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What’s the truth about Obamacare?

Is it a success or not?

Those are good questions considering the deadline to sign up without penalty ran out at midnight. So let’s remove the partisan posturing and bias and just stick to the facts when it comes to “The Affordable Care Act.” The facts are the program started in 2010. But the sale of insurance on the exchange, a key component of the law, got off to a rough start because the website kept crashing.

I think it’s accurate to say it was a disaster in the initial days.

It took the administration months to finally get it working properly enough to start signing up a substantial number of people. And just hours before the deadline to sign up at midnight on April 1, the sight, overloaded again because of volume, experienced more technical problems which prevented users from picking plans.

Those who tried and failed will be given a grace period to complete the process with their coverage now beginning on May 1st. The non-partisan Congressional Budget Office’s initial projection for nationwide users was 7 million people. As of midnight April 1st the administration reports more than 6 million people have enrolled.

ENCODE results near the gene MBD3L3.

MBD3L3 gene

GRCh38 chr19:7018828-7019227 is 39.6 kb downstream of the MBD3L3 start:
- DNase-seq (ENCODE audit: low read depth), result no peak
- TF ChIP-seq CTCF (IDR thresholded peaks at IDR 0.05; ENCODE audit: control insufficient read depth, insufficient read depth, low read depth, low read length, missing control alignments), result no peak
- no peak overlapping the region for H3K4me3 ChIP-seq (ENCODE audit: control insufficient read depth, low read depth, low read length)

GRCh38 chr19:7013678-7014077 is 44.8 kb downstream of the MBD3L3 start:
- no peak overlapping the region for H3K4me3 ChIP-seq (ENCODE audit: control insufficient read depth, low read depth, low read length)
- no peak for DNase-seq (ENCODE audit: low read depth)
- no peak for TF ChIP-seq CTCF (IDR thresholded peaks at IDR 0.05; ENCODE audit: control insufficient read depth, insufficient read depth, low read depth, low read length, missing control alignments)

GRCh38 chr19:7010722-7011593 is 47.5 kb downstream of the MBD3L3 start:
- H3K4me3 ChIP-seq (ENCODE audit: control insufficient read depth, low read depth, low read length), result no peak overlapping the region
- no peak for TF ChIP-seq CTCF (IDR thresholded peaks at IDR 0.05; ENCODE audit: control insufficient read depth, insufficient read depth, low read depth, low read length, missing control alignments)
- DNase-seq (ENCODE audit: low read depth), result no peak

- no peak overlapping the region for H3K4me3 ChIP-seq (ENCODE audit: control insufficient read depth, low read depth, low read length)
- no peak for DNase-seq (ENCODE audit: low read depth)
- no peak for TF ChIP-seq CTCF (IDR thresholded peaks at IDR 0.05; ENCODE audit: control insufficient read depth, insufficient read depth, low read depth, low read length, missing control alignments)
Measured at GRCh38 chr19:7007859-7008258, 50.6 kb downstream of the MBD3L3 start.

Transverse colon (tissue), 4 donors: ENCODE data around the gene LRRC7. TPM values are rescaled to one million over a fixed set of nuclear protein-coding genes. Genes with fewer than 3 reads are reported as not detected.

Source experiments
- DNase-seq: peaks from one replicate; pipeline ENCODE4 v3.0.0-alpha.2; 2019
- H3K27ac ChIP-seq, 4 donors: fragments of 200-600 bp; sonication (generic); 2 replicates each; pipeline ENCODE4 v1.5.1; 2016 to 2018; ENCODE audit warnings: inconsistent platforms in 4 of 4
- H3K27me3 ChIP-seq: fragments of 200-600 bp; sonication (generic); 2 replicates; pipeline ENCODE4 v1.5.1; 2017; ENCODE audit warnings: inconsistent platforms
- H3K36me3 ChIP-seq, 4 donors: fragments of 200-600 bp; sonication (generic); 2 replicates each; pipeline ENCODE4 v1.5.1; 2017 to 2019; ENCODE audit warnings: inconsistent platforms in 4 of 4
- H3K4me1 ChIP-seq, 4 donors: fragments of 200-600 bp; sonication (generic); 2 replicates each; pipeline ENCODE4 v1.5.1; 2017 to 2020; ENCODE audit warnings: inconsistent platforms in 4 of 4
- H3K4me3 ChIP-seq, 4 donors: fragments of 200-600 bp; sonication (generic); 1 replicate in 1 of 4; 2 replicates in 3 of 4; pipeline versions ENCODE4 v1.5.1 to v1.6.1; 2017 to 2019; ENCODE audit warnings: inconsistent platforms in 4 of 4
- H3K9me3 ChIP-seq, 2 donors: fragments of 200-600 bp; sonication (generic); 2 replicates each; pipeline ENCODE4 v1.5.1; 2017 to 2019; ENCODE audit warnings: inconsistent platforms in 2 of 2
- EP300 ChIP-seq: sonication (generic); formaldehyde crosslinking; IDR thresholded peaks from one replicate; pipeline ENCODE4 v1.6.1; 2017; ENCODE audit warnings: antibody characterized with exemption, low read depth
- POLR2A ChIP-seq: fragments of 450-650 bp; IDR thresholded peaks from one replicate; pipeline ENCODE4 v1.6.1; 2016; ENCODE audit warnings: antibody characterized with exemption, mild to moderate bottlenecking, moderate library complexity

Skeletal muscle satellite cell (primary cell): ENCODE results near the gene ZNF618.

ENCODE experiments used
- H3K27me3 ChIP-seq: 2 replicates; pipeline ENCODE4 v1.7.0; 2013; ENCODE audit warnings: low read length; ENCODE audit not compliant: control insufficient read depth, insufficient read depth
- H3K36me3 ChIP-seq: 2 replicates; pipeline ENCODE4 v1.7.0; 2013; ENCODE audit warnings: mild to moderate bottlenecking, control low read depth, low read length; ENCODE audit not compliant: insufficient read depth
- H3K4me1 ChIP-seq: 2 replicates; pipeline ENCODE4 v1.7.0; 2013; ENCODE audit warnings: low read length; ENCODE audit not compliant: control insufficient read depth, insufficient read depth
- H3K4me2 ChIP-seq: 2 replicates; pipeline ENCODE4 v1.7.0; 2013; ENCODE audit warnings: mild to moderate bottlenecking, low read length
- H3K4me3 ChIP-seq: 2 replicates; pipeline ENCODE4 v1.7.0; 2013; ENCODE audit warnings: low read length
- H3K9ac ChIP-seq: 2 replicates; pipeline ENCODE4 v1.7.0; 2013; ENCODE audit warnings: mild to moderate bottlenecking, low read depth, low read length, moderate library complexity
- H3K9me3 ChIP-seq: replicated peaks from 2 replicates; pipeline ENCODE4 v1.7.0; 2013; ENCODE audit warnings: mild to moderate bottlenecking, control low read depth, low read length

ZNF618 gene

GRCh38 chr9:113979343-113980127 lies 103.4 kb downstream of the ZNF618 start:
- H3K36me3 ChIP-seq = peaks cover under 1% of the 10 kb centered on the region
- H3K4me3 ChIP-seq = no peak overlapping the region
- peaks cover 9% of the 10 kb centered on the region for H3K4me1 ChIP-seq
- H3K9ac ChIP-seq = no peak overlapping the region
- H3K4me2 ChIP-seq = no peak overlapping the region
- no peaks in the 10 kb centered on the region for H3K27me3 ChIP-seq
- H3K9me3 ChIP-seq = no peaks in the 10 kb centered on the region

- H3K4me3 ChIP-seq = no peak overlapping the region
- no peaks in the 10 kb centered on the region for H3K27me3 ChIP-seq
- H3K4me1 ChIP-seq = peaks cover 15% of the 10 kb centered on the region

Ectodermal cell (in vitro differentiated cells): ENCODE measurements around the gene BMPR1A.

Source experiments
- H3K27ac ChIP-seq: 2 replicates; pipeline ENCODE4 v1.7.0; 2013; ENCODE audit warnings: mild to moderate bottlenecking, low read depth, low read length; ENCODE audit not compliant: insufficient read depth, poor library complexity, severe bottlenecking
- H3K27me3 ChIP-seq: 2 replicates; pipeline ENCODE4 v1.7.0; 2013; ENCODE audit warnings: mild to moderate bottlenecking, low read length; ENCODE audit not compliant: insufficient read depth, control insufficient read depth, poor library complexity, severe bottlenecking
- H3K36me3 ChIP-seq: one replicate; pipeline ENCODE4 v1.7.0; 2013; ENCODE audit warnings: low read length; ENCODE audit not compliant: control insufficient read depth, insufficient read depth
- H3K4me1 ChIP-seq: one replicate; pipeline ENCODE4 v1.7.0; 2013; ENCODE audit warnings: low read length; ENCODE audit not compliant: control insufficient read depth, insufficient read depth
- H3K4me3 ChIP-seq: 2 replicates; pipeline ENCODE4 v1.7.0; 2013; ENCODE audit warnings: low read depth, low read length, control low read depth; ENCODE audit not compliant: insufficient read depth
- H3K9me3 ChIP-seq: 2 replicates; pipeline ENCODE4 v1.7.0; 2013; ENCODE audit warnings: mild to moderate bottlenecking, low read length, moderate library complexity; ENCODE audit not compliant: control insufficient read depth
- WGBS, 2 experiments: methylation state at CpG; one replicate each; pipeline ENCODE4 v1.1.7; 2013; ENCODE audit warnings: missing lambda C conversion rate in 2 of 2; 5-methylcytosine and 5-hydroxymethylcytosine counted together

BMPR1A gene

So the truth is that Obamacare will likely approach it’s intended, initial goal.

According to, on Monday Health Secretary Kathleen Sebelius said that insurers are reporting between 80 to 90 percent of those who signed up have paid. 85% of those 6 million adds up to 5 point 1 million enrollees; still close to the intended goal.

And what about all those young and healthy people who needed to sign up to make the program work; the ones needed to offset higher claims from older, less healthy policy holders?

Again, according to, as of February, 25% of applicants were between the ages of 18 and 34. That means insurers’ projections could go up in 2015 if they in fact misjudged the market and the ratio of young to old signing up. Bottom line is Obamacare needs more young people to sign up to keep premium costs down.

Now to the infamous, “If you like your doctor, you can keep your doctor.” Turns out, that’s not entirely true. Most insurers have purposely limited the number of doctors in their plans to keep premium costs down. Is Obamacare costing jobs? Research shows the jury is out on that, again according to CNN.

So, is Obamacare a success?

Here’s the best way to judge that:

The whole point of it is to reduce the number of uninsured people in this country and that won’t be determined until next year when the data is collected from this year.

The honest best answer yet is, we’ll see.

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(Photo Source: PR Photos)